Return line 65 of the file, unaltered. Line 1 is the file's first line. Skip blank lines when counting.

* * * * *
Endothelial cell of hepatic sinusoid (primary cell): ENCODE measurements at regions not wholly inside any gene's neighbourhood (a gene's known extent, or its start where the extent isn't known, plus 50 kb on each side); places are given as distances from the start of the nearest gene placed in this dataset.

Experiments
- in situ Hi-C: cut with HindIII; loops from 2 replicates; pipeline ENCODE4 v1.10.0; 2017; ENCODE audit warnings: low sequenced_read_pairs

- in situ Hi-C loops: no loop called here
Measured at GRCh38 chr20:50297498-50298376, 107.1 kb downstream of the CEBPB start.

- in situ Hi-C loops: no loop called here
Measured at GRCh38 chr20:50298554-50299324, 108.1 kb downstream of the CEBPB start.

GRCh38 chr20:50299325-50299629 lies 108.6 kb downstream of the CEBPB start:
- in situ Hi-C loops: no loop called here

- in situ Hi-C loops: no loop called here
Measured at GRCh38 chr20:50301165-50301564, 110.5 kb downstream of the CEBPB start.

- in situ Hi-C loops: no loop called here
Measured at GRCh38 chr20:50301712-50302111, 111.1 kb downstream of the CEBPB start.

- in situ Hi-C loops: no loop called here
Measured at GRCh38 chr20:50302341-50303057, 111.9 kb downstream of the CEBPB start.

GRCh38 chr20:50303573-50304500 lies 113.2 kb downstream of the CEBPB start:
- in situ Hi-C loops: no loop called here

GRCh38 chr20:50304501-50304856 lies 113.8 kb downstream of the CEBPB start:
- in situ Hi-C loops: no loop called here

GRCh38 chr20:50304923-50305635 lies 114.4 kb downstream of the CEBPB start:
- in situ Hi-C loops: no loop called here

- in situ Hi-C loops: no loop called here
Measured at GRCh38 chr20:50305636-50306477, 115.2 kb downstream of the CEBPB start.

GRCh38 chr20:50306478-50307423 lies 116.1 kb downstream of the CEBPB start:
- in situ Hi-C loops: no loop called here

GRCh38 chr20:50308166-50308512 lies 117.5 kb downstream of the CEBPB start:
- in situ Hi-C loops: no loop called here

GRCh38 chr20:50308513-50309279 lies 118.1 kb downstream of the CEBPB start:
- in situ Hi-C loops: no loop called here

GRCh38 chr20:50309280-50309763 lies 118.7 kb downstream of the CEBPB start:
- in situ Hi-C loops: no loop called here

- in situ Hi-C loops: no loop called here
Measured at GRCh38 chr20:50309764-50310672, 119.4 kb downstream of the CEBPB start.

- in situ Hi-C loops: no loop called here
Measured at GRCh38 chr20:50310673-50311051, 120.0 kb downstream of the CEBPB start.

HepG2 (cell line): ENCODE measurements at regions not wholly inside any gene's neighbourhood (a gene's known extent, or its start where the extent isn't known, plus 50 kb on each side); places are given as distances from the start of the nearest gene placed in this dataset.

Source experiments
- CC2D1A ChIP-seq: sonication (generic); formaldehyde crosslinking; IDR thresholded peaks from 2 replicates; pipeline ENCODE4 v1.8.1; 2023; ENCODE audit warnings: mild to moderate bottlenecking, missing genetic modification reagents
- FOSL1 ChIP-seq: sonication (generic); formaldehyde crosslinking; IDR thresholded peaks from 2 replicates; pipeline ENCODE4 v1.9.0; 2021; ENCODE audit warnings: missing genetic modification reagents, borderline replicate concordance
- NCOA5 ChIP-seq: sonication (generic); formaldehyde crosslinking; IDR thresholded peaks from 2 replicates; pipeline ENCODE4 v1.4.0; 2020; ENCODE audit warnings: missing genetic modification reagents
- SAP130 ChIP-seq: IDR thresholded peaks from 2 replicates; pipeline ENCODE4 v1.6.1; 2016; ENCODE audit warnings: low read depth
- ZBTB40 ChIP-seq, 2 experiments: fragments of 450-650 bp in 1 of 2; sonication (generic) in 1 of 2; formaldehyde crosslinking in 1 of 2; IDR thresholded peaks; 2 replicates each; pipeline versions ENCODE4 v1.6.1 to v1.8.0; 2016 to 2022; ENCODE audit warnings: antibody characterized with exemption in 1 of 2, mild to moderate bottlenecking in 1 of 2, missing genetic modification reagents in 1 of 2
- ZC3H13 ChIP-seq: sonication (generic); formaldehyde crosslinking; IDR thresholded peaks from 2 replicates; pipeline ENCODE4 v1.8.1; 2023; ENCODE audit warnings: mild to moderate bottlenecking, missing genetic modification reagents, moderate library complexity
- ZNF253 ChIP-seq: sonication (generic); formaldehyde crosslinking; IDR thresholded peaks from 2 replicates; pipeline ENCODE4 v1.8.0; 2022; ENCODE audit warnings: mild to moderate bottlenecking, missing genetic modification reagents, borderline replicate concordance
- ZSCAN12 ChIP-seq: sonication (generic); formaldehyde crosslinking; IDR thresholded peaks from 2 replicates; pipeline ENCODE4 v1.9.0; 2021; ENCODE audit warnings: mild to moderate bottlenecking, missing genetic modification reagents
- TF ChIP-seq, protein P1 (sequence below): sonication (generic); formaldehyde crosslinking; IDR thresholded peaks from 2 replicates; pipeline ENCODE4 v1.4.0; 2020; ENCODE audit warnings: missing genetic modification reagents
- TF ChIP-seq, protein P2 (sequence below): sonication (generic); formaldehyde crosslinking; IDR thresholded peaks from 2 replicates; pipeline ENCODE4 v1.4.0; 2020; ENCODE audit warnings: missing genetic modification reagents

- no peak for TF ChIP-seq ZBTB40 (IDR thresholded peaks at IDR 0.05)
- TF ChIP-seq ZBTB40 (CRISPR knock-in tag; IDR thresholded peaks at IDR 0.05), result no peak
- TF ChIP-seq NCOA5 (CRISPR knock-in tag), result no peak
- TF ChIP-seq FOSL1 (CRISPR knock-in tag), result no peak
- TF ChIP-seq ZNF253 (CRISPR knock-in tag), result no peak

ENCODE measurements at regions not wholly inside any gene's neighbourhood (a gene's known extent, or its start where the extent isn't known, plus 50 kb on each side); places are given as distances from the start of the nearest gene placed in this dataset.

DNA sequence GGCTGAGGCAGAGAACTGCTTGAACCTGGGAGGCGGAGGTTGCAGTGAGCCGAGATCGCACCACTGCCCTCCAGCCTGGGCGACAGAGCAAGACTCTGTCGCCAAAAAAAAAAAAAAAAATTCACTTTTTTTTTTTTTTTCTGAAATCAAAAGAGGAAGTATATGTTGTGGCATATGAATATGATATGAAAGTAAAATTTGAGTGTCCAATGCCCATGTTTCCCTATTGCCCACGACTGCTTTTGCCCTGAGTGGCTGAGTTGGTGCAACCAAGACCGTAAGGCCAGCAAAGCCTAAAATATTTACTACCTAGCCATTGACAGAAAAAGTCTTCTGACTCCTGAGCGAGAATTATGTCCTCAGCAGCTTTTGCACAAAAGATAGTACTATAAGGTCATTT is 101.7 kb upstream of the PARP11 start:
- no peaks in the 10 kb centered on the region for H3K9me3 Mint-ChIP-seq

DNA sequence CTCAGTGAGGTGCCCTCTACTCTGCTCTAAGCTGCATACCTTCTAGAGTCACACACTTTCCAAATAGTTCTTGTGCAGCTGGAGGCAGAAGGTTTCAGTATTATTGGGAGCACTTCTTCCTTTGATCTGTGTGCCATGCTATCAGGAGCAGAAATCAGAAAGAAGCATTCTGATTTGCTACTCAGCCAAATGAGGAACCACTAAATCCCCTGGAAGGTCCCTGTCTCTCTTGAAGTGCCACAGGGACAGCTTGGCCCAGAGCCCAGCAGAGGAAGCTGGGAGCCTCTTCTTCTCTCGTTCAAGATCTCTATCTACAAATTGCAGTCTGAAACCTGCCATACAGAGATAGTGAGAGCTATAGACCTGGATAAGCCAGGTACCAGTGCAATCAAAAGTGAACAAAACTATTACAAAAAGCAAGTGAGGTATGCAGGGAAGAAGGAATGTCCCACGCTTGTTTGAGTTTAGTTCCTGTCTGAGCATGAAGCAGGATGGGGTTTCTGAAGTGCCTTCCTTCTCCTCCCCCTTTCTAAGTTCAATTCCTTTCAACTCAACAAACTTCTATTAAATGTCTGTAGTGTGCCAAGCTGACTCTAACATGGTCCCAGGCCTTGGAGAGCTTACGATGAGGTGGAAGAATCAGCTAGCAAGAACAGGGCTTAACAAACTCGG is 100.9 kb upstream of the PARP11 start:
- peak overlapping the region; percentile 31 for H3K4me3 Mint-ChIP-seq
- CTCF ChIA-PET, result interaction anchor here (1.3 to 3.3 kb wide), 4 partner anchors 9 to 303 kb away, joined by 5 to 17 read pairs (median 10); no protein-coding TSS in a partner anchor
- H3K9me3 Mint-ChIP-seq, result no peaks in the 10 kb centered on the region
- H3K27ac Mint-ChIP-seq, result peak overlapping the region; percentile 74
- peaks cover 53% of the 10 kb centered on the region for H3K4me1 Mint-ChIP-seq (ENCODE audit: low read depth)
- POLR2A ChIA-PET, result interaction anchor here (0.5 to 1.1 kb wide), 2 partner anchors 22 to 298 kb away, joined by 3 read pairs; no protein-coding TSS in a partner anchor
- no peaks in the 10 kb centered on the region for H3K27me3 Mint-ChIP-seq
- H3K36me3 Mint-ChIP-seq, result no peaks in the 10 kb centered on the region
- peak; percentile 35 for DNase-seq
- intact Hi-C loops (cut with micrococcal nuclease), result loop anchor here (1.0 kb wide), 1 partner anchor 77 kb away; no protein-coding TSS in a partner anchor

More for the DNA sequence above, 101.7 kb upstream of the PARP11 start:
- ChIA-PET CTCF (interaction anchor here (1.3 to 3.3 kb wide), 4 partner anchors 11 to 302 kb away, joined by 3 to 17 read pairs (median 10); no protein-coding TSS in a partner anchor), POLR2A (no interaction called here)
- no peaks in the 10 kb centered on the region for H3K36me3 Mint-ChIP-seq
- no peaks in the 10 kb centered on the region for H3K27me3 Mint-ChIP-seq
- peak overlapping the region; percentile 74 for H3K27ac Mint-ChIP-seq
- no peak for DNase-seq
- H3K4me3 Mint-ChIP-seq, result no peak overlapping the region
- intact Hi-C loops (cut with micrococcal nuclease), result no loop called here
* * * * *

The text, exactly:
- peak; percentile 35 for DNase-seq